The recording of the conversation between the Defendant and Reynolds in the driveway of the Defendant’s Heritage Drive residence on August 19, 2009, was not obtained pursuant to a warrant or the Defendant's consent. The Defendant and the Government have stipulated that the Defendant would testify that he had a subjective expectation of privacy in his conversation with Reynolds in the driveway of his Heritage Drive residence on August 19, 2009, that Reynolds was not told of the recording device in the informant’s vehicle, and that the Defendant would testify that he did not know of the recording device in the informant’s vehicle. Consequently, the key question is whether the Defendant had an objectively reasonable expectation of privacy in his oral communication with Reynolds on August 19, 2009. The Court finds that he did not.
The officer here allegedly stopped and engaged the defendant in conversation and got confusing answers. She asked for his ID, and then asked for a warrant check. A warrant came up, but she was going to let him go until he became belligerent. Then she arrested him. The warrant’s existence was an intervening circumstance. State v. Hummons, 227 Ariz. 78, 253 P.3d 275 (2011).*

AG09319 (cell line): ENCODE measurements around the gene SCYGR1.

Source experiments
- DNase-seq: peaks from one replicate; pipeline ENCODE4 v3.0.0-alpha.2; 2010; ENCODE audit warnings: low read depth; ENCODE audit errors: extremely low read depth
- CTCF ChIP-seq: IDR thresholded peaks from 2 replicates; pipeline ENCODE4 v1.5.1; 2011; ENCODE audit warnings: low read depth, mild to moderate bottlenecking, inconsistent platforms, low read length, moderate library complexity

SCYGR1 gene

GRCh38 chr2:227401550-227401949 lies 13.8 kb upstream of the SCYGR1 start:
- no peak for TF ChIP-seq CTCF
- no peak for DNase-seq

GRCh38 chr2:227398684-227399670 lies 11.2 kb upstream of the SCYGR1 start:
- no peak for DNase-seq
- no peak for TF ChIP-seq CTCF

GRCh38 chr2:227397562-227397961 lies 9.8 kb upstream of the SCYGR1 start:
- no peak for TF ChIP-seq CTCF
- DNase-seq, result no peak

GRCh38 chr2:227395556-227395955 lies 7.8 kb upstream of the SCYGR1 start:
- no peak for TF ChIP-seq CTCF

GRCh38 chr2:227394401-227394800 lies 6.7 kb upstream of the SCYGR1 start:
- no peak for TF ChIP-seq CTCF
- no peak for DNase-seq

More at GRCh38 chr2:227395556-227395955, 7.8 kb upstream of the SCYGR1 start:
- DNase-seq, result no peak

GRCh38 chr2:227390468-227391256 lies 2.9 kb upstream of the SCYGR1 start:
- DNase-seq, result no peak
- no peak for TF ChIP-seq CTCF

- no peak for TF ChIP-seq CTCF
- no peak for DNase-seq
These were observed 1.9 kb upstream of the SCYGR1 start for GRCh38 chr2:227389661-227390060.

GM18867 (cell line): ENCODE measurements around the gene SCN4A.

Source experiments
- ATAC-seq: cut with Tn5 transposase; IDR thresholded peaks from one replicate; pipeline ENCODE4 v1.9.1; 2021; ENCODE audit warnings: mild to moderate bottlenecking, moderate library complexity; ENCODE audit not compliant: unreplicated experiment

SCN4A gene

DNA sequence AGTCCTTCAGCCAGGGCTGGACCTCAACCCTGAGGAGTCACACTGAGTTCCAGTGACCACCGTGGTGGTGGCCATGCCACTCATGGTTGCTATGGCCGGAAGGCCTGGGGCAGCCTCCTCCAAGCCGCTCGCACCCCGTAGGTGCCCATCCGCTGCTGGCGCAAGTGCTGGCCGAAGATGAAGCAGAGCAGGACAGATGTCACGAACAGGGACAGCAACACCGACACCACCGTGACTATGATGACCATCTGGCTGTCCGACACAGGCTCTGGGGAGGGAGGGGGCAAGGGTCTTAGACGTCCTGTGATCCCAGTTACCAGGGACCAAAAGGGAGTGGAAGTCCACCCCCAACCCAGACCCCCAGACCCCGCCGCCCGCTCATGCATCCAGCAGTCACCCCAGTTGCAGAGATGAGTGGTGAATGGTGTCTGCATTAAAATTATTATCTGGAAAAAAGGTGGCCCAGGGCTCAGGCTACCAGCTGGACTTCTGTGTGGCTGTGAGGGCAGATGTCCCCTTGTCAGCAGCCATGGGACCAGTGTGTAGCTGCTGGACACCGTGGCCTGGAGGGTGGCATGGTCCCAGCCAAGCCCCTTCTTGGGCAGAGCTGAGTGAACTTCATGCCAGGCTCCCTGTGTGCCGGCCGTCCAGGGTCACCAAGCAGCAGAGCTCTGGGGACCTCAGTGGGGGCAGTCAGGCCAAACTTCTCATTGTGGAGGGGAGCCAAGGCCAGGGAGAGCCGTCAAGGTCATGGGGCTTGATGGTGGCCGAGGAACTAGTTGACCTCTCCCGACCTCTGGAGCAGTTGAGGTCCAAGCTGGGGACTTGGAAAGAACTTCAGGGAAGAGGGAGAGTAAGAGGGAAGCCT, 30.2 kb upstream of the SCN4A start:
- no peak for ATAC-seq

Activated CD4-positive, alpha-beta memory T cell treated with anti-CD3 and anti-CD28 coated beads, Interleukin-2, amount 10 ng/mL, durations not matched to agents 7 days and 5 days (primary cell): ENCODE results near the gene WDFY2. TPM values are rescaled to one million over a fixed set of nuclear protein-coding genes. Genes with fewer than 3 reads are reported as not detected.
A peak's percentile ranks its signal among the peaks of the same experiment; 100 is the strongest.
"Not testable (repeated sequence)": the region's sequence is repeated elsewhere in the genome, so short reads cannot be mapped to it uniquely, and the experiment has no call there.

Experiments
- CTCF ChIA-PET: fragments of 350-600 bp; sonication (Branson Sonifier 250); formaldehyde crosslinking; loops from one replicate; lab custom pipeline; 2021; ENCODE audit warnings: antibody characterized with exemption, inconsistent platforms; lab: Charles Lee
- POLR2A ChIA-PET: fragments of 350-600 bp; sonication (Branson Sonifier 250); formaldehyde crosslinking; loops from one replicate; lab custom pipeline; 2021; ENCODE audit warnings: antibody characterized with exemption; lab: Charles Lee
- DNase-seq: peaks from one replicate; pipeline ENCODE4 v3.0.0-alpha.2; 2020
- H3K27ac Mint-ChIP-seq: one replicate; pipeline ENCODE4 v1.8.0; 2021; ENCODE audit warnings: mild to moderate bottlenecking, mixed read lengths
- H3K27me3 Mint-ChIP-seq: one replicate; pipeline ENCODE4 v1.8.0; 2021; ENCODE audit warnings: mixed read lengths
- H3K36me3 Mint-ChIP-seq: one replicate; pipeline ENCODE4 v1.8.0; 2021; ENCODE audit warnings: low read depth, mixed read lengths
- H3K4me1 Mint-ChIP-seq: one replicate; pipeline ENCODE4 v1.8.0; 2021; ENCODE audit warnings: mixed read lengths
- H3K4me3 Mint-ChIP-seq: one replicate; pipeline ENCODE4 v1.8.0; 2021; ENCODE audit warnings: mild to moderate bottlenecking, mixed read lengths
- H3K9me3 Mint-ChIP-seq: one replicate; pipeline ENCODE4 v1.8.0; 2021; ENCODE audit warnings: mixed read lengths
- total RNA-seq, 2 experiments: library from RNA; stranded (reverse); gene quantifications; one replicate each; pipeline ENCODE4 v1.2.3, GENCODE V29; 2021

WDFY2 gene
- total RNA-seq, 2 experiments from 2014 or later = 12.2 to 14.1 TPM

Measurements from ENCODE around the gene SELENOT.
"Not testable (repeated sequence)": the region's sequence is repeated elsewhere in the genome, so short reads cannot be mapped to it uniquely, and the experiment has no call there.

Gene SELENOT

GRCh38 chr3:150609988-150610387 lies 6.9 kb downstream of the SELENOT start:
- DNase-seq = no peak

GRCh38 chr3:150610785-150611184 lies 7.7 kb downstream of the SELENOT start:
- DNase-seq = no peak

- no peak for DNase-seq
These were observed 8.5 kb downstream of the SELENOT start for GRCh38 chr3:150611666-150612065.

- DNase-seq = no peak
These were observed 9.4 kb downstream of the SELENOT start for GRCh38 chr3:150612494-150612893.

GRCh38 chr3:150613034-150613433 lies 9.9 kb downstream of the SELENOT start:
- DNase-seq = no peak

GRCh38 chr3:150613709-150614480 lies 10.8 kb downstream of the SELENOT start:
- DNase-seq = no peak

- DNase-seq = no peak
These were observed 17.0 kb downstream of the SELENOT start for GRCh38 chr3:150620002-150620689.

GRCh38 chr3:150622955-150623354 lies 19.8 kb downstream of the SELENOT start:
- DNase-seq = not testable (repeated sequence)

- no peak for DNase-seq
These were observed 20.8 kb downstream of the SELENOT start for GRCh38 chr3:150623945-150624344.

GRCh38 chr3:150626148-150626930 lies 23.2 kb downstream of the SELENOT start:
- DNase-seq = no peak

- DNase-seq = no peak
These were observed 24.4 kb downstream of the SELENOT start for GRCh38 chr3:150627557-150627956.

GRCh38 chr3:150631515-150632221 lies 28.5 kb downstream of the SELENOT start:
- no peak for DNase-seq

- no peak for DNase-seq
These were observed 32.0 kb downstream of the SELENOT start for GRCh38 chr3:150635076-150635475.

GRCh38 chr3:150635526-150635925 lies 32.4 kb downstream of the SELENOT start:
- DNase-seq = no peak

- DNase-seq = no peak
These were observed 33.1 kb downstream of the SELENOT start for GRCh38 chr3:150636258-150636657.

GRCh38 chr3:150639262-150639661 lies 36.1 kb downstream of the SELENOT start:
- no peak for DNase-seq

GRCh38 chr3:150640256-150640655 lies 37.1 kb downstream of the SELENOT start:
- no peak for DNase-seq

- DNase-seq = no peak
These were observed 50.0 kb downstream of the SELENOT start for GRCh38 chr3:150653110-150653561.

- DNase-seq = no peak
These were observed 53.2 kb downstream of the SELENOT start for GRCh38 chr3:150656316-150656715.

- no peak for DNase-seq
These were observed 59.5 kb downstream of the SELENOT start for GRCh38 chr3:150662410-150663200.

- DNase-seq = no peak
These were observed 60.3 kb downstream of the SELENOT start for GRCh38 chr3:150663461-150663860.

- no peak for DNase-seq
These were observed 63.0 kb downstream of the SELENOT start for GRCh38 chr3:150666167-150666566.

Officer responding to an attempted suicide call did not act unreasonably nor violate the Fourth Amendment and thus had qualified immunity in entering a door and staying there to ascertain the mental state of the person, particularly after she blew up on him. Roberts v. Spielman, 643 F.3d 889 (11th Cir. 2011).*
SCOTUS approves Gant good faith exception where officers followed Belton, and were not culpable in any way. Davis v. United States, 2011 U.S. LEXIS 4560 (June 16, 2011) (7-2). The syllabus:
While conducting a routine vehicle stop, police arrested petitioner Willie Davis, a passenger, for giving a false name. After handcuffing Davis and securing the scene, the police searched the vehicle and found Davis’s revolver. Davis was then indicted on charges of being a felon in possession of a firearm. In a suppression motion, Davis acknowledged that the search of the vehicle complied with existing Eleventh Circuit precedent interpreting New York v. Belton, 453 U.S. 454, but Davis raised a Fourth Amendment challenge to preserve the issue on appeal. The District Court denied the motion, and Davis was convicted. While his appeal was pending, this Court announced, in Arizona v. Gant, 556 U.S. ___, ___, a new rule governing automobile searches incident to arrests of recent occupants. The Eleventh Circuit held, under Gant, that the vehicle search at issue violated Davis’s Fourth Amendment rights, but the court declined to suppress the revolver and affirmed Davis’s conviction.